contact.                                                       (reinforced)
FM 100-2-1

   A start line or start point is designated for the           • Nature and location of enemy nuclear delivery
 beginnng of the march. It must be fur enough from           systems.
 assembly areas to allow columns to form and reach the         • Movement axes of enemy columns.
 required speed as they pass the start point.                 • Strength and composition of enemy forces.
    Control lines (points) are established to insure          • Deployment lines and routes.
 timely and orderly movement. Their number will be a          • Location of contaminated areas.
 function of the distance to be covered, the terrain,           The advance guard precedes the main force on the
 weather, time of day or night, and state of the roads.      same route and provides movement security and
 Usually they are designated for every 2 to 3 hours of       warning. It normally consists of about one third of the
 movement. Elements of the force must cross these            total combat power of the main force. The advance
 control lines or points at the designated time.             guard of a motorized rifle regiment is normally a
    Halts and rests are specified to preserve the strength   motorized rifle battalion reinforced with tank,
 of personnel and to maintain equipment. Short halts         artillery, antitank, antiaircraft, engineer, and chemical
 are 20 to 30 minutes duration every 2 to 3 hours of         elements. The advance guard of a tank regiment is
 movement. The column formation is not disturbed,            normally a similarly-reinforced tank battalion. In a
 and unit intervals are maintained.                          division marching on mUltiple routes, the lead regi-
   Within units, vehicles pull over to the right side        ment on each route forms its own advance guard.
 of the road with spacings of not less than 10               There is no "divisional advance guard," as such.
 meters between them. Refueling, minor mainte-                  The advance guard, in its turn, will dispatch to its
 nance, and if necessary, partial decontamination            front a forward security element (FSE) consisting of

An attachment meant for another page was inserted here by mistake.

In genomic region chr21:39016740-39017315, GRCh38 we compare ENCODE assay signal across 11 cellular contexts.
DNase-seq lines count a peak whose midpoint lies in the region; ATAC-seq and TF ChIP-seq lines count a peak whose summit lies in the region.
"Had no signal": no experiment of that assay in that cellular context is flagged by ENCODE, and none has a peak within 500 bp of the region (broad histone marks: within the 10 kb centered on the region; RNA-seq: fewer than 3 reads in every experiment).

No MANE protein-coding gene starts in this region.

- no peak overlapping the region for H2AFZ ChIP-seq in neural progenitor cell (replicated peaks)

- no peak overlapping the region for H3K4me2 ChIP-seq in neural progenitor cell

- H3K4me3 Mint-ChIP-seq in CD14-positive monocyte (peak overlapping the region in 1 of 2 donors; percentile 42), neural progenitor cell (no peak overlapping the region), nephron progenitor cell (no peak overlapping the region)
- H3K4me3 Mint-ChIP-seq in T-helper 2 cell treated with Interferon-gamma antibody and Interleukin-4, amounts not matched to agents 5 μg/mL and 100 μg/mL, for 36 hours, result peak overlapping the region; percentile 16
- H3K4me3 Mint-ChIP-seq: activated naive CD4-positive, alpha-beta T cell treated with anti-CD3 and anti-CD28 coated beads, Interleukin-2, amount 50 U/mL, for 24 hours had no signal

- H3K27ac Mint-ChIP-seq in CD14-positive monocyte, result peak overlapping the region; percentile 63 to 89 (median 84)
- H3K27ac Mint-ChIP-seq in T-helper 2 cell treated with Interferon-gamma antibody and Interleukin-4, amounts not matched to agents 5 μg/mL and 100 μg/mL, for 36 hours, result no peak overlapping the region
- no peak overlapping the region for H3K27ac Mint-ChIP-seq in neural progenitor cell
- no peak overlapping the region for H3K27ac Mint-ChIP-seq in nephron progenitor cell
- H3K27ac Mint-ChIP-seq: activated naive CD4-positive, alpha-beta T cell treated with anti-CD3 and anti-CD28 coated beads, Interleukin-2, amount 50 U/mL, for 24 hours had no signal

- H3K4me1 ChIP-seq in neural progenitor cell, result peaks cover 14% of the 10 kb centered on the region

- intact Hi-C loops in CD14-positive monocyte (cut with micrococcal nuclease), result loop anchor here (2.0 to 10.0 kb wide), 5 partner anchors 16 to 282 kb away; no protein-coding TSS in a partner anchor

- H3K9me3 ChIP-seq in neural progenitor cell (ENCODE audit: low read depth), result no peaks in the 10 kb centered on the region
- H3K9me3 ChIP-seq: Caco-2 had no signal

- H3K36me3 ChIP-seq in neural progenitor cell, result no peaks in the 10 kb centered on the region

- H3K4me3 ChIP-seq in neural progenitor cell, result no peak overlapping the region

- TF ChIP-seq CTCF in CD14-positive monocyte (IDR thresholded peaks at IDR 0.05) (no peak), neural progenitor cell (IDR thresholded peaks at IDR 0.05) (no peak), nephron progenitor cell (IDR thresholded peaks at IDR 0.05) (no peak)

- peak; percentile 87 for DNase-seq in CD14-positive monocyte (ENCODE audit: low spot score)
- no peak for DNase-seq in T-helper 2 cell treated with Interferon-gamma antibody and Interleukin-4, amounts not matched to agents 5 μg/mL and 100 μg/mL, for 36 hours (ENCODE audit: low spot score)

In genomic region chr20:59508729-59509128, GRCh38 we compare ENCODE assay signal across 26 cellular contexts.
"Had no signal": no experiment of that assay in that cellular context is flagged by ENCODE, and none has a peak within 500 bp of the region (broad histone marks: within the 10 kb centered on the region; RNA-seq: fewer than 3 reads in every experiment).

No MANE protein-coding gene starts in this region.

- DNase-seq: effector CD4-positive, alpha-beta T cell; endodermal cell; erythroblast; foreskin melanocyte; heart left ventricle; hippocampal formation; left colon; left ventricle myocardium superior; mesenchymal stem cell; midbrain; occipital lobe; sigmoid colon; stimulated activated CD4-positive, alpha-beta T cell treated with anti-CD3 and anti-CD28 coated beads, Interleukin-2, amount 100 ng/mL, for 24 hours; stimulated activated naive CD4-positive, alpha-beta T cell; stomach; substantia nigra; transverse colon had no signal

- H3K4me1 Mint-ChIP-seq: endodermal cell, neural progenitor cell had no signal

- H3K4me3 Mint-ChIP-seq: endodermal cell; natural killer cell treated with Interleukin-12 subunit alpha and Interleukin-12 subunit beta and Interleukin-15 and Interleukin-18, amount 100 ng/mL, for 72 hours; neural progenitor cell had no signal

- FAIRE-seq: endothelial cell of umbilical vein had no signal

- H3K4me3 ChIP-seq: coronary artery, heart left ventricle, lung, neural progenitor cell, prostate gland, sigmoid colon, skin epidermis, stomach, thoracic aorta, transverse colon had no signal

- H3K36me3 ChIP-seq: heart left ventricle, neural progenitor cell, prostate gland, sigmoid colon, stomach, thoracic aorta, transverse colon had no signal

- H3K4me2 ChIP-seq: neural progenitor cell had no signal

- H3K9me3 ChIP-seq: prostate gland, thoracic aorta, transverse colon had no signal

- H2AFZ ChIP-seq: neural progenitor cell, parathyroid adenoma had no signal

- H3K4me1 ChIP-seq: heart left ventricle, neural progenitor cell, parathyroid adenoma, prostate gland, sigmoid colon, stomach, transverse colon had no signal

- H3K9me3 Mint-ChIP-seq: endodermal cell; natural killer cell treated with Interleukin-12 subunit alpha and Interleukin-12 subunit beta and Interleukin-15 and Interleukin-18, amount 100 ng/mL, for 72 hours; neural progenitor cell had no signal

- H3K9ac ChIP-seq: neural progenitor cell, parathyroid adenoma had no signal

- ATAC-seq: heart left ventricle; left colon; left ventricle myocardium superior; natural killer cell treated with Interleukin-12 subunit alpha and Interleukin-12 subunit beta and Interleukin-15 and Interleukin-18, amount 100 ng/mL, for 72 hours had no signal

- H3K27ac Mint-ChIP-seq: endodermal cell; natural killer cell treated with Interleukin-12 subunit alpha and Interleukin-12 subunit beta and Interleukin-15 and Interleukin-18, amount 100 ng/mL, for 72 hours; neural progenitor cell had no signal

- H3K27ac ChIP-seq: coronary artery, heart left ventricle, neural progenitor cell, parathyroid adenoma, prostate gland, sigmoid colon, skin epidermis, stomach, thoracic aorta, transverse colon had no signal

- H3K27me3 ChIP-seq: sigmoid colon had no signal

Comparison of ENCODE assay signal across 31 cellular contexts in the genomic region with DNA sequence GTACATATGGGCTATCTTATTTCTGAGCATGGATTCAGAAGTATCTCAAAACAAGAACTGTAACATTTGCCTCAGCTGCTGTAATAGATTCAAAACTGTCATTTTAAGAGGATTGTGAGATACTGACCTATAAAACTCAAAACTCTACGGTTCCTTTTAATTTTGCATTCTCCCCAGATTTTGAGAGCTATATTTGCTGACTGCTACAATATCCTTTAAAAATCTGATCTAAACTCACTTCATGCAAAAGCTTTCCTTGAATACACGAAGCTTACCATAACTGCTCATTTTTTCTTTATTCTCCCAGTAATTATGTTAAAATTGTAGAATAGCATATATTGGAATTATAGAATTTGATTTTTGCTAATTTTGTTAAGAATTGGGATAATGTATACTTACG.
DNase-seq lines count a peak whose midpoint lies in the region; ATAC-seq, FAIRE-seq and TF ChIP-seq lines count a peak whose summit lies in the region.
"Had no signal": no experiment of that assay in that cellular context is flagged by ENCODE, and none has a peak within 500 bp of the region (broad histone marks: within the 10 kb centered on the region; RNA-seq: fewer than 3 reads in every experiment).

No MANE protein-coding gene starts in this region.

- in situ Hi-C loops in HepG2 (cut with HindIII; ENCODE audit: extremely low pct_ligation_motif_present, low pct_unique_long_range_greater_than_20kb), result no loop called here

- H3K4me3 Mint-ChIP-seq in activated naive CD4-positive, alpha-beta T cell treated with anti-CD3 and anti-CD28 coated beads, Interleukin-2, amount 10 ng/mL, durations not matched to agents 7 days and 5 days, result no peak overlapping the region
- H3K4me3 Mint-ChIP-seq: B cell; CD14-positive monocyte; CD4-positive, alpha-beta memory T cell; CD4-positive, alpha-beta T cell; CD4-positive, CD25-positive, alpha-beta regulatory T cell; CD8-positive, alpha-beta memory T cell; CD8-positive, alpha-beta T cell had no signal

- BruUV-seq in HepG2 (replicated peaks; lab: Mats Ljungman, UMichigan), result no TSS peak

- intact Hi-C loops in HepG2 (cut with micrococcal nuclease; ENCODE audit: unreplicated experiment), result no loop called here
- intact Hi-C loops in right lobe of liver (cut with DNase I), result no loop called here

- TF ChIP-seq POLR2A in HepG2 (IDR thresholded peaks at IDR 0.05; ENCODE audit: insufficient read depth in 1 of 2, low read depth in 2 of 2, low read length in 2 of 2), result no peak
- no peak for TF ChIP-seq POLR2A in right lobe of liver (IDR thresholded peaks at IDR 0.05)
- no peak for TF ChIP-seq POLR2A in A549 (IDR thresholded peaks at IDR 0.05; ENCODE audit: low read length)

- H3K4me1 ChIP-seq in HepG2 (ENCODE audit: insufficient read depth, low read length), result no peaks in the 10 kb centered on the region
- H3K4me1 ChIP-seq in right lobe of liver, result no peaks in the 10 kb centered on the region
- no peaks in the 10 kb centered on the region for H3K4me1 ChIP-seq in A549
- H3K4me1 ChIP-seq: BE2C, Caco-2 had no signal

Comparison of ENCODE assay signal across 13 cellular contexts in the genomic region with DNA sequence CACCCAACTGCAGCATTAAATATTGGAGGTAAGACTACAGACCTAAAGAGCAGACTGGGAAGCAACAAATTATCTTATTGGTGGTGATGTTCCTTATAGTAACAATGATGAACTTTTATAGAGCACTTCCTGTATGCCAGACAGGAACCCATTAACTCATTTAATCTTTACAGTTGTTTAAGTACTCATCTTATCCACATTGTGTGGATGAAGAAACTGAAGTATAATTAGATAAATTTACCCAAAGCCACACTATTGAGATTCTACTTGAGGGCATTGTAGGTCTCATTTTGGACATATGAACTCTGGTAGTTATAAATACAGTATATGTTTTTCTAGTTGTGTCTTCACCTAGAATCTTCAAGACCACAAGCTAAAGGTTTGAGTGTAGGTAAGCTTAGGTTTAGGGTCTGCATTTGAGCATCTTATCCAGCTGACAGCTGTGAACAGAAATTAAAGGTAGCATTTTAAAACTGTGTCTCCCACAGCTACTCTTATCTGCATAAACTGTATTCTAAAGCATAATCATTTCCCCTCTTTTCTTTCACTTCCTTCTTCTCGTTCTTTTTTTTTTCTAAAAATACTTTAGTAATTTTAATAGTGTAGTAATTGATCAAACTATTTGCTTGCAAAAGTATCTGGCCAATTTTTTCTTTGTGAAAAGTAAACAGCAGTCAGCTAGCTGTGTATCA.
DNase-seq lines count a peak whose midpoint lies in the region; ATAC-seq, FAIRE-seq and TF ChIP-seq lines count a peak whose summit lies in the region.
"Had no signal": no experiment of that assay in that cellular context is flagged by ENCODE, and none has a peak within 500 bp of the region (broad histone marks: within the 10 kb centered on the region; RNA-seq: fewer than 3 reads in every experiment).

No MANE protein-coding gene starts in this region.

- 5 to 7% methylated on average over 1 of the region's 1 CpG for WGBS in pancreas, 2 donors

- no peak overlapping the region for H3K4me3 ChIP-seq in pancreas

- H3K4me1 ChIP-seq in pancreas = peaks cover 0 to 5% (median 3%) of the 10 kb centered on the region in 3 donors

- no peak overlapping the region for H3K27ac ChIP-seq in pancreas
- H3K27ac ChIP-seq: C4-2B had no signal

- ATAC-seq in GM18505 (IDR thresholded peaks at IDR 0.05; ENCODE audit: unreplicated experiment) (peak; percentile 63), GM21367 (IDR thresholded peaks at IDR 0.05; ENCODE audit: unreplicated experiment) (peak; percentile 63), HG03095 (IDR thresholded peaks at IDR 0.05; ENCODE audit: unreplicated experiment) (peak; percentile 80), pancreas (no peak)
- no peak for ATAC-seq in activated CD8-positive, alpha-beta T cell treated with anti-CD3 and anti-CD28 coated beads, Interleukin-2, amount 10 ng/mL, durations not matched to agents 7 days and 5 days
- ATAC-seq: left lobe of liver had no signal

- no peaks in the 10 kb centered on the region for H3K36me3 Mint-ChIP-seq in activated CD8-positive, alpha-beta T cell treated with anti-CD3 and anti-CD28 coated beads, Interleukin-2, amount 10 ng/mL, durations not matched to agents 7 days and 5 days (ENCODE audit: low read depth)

are accomplished. Long halts are used on marches             about one third of its combat power. A forward
of over 24 hours· duration. They are not normally            security element of a regiment's advance guard will
scheduled at night to allow maximum time for                 normally be a reinforced company. (The FSE is known
night movement. If used, they are 2 to 4 hours               as an "advance party" in some texts.)
duration, usually at the beginning of the second                The FSE is preceded by a combat reconnaissance
half of a day's movement. Units disperse off-                patrol (CRP). The CRP is normally a platoon rein-
road in camouflaged positions. Maintenance,                  forced with engineer and NBC reconnaissance
resupply, and decontamination (if required)                  elements. It reports intelligence information and
are accomplished and troops are fed a hot meal.              makes the initial contact with any enemy forces
   Day rest is scheduled after a night march and night       encountered.
 rest after a day march. Troops are dispersed and con-          Flank and rear security elements for a regiment are
cealed in such manner to fucilitate rapid continuation       normally of platoon size. (More detailed information
of the march. Necessary logistical functions are             on the organization and function of march elements is
accomplished.                                                found under The Meeting Engagement later in this
   March formation normally consists of the following        chapter.)
elements:                                                       March considerations include disperSion, rate of
  • Reconnaissance.                                          march, and march order. Particularly under nuclear
  • Advance guard (or forward security element of a          conditions, march formations must maintain disper-
battalion).                                                  sion both laterally and in depth. A division attains
  • Flank security elements.                                 lateral dispersion by marching in a zone up to 25
  • Main force.                                              kilometers wide on as many as four routes, each
  • Rear security element.                                   separated by 3 to 4 kilometers.
   The focus for march planning is security of the main         The average rate of march is based on the total route
force and creation of conditions for its successful          distance and the time allowed for the march.
commitment into battle.
   The organic reconnaissance battalion precedes its
division on the march. Scout elements of the recon-          Average March Rates for Mixed Columns _ _ __
naissance battalion may operate 50 kilometers forward
of the division. A regiment is preceded by its organic          Day, on roads ............. 20 to 30 KM/HR
reconnaissance company, whose scouts may operate
25 kilometers forward. Reconnaissance forces are               Night. on roads············ 15 to 20 KM/HR
trained to obtain as quickly as possible the following
information about enemy forces:                                Cross Country ............           5 to 15 KM/HR
                                                                                                                     FM 100-2-1